Ben's Lens: An Interview with Arik Krunk

Ben's Lens: An Interview with Arik Krunk

March 26, 2020

In October of 2019, I was invited to spend a week with the Krunk Family in Eugene, Oregon. I planned a three week trip through the PNW around that invitation, beginning in San Francisco and ending in Seattle. I stopped in as many studios as I could while traveling North in a rental car.

Arik’s daughter True was gracious enough to host me at the Kastle, a delightful bnb she runs across town from her father’s home studio. After many years on the road in challenging accommodations, it felt nice to have such comfortable private quarters.

Every morning I met Arik for breakfast before nine. Most mornings we hit his regular spot, but one day he took me to a different waffle spot (local legend) to change it up. These breakfasts became more comfortable as we got to know each other over the week as this was our first time spending more than a few hours in each other’s company or at a show. We all know how it is at shows, which are definitely not the most conducive environment to going deep with another person amidst so many distractions.

After breakfast we would head to Krunk Studios for days filled with collaboration and an ongoing interview between trips to other shops and a museum at the University of Oregon campus featuring a Ralph Steadman retrospective.

Historically, Arik and the family have remained outside of the public eye for the most part. They’ve kept to themselves and have brokers handle their business. Over the last few years they’ve been emerging at shows and events, and after many years of my nagging Arik agreed to do this interview. I’m so glad he did, and to be able to share some of his story with you.

Some of the questions in this interview were crowd sourced during my trip to Eugene.

What year did you get on the torch? How did that happen?
AK: My first experience with liquid glass was a class on soft glass (soda lime) in '93, which ignited my passion for the medium. I had used a few clear glass steam-rollers as a young teenager, and was determined to find a way to make them myself. As a shakedown street hustler, I bought and sold a lot of Snodgrass family work trying to acquire the ultimate headpiece, but eventually decided that only I could manifest the creations I was envisioning. With the support of a small group of my friends, I bought my first torch in '94.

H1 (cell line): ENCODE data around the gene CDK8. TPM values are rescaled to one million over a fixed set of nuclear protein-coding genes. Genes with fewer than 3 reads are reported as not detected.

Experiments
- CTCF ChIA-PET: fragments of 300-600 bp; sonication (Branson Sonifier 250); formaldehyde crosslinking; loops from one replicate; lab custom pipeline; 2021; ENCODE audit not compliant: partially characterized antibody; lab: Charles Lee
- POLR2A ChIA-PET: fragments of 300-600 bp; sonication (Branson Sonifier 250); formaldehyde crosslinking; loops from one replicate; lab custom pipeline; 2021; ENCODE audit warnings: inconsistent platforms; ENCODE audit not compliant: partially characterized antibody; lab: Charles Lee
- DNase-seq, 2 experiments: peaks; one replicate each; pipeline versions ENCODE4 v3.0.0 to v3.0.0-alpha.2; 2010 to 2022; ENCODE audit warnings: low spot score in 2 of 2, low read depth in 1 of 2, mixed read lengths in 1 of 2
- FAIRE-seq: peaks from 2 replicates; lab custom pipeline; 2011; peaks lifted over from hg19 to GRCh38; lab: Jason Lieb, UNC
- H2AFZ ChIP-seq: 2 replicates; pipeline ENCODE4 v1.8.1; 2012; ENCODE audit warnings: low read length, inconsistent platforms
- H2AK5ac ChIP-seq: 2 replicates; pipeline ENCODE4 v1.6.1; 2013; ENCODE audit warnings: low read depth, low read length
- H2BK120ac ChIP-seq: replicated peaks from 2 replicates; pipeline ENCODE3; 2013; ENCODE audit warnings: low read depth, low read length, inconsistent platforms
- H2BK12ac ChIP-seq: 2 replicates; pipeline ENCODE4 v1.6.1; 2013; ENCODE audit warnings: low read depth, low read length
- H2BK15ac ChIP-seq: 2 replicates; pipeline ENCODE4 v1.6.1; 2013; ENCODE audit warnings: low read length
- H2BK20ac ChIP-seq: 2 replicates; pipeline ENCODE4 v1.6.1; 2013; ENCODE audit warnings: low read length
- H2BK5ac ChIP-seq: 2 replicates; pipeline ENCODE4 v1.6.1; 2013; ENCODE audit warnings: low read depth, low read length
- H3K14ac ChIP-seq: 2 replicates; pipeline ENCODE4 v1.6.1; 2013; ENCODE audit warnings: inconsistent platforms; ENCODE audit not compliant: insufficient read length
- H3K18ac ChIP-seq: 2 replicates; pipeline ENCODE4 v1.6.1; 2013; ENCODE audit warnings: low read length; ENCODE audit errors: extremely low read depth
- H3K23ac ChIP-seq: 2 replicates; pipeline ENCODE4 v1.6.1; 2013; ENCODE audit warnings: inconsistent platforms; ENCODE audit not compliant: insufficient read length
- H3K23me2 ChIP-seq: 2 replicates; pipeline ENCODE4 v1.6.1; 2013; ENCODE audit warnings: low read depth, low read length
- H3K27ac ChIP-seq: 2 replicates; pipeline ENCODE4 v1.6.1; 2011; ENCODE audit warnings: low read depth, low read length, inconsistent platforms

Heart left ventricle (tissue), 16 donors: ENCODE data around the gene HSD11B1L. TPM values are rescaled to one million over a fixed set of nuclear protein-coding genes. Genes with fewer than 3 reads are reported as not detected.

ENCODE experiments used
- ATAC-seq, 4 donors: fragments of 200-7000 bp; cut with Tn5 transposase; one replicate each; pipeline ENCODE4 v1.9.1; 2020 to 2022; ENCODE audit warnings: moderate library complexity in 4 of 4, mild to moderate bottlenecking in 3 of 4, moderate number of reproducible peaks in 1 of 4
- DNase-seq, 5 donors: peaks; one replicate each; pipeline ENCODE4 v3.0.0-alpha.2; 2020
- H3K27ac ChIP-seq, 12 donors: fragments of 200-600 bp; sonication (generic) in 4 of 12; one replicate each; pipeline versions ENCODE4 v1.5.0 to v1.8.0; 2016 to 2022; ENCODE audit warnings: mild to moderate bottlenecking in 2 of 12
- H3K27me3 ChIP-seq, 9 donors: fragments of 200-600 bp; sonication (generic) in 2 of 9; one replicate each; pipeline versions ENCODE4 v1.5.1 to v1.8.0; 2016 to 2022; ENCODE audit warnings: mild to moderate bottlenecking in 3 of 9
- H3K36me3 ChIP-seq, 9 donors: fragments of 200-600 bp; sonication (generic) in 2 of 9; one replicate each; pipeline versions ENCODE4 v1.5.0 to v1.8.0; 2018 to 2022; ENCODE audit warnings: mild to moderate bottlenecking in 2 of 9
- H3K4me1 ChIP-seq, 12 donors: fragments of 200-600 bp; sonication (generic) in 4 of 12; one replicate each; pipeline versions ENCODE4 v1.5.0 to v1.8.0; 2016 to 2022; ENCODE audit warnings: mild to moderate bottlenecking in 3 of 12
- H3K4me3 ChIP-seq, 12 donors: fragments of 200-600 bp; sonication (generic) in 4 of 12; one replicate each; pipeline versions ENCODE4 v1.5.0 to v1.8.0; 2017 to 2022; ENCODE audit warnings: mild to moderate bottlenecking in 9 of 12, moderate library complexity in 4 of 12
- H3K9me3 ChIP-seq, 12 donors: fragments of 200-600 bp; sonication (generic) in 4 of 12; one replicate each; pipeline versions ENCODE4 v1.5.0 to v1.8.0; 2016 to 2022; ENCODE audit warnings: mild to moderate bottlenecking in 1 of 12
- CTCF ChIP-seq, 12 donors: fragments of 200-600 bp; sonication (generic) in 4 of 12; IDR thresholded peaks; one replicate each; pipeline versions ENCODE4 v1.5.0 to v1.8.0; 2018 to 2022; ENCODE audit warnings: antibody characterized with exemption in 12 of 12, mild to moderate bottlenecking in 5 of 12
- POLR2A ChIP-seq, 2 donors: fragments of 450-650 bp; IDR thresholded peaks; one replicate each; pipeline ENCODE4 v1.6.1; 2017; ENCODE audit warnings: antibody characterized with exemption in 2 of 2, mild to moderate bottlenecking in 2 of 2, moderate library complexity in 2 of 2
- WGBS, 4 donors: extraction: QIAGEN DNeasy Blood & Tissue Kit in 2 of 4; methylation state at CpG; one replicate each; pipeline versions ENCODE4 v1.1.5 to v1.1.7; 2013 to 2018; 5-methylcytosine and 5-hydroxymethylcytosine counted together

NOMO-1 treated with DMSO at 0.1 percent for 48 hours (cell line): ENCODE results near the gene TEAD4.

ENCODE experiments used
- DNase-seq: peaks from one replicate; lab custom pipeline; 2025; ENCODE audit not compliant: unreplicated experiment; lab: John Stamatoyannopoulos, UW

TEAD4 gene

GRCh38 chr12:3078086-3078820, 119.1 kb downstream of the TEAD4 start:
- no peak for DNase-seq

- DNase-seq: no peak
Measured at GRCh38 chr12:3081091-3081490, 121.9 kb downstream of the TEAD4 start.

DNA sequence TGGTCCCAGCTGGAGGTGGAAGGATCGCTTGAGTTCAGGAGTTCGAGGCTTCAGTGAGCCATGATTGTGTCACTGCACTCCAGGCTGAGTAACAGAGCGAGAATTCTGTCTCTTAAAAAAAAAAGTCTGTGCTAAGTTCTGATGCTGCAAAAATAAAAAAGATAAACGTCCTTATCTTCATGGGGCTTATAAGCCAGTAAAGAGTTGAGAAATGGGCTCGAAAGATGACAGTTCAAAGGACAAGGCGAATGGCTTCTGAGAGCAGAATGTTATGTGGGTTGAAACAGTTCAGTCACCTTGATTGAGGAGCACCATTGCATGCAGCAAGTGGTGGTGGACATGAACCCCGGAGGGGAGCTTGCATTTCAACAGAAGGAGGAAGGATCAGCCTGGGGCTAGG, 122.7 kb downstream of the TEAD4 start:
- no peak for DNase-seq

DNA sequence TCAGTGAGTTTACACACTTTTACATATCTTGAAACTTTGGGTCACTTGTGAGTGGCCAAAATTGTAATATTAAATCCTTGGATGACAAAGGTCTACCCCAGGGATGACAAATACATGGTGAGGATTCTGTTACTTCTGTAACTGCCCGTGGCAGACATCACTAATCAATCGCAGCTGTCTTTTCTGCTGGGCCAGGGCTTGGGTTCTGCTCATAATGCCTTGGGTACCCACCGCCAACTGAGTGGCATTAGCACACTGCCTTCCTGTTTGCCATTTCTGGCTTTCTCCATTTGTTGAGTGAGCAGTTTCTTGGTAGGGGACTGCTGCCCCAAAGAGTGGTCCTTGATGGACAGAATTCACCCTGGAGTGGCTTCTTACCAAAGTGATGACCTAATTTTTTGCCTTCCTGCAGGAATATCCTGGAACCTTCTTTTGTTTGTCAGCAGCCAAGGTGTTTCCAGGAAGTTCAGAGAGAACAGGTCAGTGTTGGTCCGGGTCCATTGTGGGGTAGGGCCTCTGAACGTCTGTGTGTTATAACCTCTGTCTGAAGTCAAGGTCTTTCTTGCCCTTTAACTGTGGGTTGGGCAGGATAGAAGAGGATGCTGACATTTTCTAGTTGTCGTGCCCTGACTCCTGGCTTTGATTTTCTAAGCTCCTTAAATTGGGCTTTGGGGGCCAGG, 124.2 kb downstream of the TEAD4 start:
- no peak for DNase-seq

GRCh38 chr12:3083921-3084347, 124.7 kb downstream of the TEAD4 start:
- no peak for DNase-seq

Tell us a bit about the early days living and working in the RV with your family. 
Before this culture became mainstream we experienced some harsh discrimination for choosing our occupation, there were very few understanding landlords, which kept us moving around looking for a community where we could create art in peace. Early on in my career I realized that there was nobody who could dictate what I did inside an RV and it became a stable solution for us to maintain a shop without interference. It was a challenge home-schooling two children and running a glass studio out of our mobile environment, but we used the opportunity to see the country and take our kids to every park and festival that was within our reach on the road. There were good times where we were able to stay for weeks in the most luxurious resorts, and times we had to run on generators camped in the woods, or desert, or sometimes just rotate from truck stop to rest stop till a project was finished and we could afford to plug in again.

And what’s your current setup like?
We are very blessed to own a small home with a studio built in my garage, and are working on renovating a small Kastle into a gallery and Airbnb in Eugene, Oregon.

Family over everything is what you emphasized the entire time we hung out. Tell us about your kid’s drinkware so far, and what we might expect to see. 
When they make cups, I see that passionate spark I had when I first fell in love with art glass. They are blessed to have an audience ready to support whatever effort they want to put into their art. 

Cookies or Brownies?
I’ll trade you half my cookie for half your brownie? If we co-operate we can have both.

Tell us about your cup collection.
There are lots of collectors who keep the majority of their pipe/bong collection stored away and only use one or two “daily driver” pieces. I love art cups because they are truly FUNctional and all get the use and love the artists intended. I love drinking from boro. It just tastes better. I can taste soda lime, and leaded glass, ceramic and plastic... boro has no flavor letting you truly enjoy the contents of the cup. I collect from all artists, old and new. I enjoy sharing my whole cup collection with every guest, and they all get used very often. I don’t have any stemware, and prefer tumblers to mugs.